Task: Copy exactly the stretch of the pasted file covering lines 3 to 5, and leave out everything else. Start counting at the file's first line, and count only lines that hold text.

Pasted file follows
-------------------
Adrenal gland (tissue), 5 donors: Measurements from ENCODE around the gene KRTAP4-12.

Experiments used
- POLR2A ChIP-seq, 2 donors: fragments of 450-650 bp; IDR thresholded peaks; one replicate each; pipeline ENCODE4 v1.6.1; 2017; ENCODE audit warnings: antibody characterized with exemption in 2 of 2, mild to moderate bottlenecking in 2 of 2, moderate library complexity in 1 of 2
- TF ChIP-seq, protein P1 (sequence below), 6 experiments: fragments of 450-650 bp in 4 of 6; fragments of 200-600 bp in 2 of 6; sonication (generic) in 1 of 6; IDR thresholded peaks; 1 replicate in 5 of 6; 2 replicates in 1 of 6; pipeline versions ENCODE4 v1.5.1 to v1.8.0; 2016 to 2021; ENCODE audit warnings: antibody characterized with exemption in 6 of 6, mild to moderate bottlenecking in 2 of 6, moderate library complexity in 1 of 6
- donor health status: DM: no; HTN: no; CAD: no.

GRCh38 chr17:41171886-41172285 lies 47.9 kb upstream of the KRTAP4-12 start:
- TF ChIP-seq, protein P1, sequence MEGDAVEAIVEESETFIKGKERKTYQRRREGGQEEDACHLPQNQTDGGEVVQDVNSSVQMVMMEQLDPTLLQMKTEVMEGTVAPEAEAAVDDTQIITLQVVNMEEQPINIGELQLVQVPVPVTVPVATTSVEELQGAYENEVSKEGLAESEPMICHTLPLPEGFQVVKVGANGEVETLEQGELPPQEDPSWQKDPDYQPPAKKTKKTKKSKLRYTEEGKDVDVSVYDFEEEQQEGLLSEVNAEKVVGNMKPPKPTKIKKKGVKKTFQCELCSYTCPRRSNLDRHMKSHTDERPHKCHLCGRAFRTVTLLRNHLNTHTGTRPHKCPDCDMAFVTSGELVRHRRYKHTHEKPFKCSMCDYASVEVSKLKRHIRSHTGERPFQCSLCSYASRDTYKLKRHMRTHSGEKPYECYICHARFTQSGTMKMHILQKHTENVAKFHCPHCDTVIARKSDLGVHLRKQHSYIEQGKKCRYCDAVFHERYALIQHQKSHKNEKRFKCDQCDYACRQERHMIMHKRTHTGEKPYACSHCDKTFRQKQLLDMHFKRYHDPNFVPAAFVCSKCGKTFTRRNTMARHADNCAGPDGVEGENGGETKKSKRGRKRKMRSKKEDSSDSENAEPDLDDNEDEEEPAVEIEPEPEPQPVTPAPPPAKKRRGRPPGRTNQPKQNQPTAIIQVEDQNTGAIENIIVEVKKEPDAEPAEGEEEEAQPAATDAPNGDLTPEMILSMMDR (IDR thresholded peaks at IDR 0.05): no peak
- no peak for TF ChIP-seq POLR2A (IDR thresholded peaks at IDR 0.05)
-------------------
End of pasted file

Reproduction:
- POLR2A ChIP-seq, 2 donors: fragments of 450-650 bp; IDR thresholded peaks; one replicate each; pipeline ENCODE4 v1.6.1; 2017; ENCODE audit warnings: antibody characterized with exemption in 2 of 2, mild to moderate bottlenecking in 2 of 2, moderate library complexity in 1 of 2
- TF ChIP-seq, protein P1 (sequence below), 6 experiments: fragments of 450-650 bp in 4 of 6; fragments of 200-600 bp in 2 of 6; sonication (generic) in 1 of 6; IDR thresholded peaks; 1 replicate in 5 of 6; 2 replicates in 1 of 6; pipeline versions ENCODE4 v1.5.1 to v1.8.0; 2016 to 2021; ENCODE audit warnings: antibody characterized with exemption in 6 of 6, mild to moderate bottlenecking in 2 of 6, moderate library complexity in 1 of 6
- donor health status: DM: no; HTN: no; CAD: no.